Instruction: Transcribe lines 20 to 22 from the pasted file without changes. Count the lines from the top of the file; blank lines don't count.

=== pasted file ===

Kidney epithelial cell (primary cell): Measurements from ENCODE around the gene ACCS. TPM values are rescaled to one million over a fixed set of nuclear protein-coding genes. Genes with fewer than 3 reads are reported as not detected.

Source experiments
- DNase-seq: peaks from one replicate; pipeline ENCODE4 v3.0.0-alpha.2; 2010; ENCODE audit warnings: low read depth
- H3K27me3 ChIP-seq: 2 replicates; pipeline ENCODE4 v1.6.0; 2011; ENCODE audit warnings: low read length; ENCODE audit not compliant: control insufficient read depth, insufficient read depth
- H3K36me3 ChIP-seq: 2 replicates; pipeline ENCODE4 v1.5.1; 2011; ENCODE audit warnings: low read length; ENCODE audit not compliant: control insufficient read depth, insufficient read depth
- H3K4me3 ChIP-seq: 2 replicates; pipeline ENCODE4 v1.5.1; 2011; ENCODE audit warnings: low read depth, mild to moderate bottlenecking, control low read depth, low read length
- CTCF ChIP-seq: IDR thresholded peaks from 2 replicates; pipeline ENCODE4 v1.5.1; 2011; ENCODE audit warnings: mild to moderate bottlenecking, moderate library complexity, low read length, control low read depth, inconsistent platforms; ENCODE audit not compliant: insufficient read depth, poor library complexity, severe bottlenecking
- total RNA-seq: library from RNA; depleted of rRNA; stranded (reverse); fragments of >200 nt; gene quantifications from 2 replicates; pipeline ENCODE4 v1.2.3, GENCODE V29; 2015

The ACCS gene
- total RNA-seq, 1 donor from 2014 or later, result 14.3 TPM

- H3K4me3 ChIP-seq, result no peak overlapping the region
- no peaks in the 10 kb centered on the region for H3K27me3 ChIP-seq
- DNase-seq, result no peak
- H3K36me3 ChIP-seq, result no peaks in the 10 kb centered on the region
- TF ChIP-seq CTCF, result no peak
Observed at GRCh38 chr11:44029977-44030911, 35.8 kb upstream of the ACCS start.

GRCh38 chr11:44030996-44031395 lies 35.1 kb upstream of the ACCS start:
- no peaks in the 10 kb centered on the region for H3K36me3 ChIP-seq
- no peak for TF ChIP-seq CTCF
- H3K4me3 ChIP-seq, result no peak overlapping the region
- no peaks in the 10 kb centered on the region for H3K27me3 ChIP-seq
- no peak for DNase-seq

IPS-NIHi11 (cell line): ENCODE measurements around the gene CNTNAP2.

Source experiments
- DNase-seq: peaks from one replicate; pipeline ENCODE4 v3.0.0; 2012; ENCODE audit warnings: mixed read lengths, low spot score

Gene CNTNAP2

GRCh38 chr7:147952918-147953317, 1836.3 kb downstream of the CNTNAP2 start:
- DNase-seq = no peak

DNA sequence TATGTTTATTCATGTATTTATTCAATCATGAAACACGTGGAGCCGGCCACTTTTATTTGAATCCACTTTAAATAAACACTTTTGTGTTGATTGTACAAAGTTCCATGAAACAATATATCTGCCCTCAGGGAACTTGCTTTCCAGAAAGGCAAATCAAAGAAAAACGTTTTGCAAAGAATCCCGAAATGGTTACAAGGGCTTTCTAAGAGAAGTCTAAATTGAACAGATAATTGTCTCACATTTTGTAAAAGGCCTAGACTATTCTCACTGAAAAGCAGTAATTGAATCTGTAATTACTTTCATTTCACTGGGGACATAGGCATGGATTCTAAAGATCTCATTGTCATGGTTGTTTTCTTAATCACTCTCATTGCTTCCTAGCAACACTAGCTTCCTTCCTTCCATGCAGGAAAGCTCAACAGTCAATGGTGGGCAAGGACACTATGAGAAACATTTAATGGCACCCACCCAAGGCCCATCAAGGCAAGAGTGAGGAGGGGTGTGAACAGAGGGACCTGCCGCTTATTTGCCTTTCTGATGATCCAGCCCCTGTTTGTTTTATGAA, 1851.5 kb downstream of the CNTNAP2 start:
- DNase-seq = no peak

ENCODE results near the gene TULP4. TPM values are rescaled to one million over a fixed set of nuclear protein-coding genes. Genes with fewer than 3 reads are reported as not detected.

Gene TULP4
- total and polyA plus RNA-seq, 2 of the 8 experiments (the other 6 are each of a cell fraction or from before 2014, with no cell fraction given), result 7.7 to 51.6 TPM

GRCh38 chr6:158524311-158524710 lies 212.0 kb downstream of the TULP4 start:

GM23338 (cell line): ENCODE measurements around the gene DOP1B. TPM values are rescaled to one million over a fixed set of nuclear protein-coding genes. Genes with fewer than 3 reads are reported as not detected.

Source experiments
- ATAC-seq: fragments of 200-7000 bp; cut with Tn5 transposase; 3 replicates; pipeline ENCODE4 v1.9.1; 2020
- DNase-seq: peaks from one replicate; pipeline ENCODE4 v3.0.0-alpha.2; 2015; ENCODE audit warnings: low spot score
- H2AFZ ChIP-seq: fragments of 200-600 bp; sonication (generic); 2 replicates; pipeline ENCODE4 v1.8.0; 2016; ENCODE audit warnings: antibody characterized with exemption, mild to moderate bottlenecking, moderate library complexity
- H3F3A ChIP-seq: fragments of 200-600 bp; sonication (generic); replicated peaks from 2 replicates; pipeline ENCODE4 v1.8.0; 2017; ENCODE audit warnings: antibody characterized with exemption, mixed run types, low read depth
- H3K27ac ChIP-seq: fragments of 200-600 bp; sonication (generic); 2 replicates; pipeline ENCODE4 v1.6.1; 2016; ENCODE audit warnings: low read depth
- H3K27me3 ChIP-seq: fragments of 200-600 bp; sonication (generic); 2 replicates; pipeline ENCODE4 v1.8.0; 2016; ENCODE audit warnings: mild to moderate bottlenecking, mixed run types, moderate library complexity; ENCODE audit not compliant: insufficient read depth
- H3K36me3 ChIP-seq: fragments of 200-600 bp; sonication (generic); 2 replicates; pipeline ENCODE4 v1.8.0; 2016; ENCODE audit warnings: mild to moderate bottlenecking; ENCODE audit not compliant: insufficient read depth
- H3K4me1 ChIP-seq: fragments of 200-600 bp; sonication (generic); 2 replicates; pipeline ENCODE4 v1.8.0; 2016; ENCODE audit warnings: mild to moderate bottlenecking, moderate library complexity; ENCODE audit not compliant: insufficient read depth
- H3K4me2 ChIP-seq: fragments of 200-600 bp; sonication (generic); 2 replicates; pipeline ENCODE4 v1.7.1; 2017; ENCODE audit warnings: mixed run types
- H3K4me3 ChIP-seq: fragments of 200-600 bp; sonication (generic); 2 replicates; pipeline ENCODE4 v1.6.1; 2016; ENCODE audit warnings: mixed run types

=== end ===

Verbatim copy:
- H3K4me3 ChIP-seq, result no peak overlapping the region
- no peaks in the 10 kb centered on the region for H3K27me3 ChIP-seq
- no peak for DNase-seq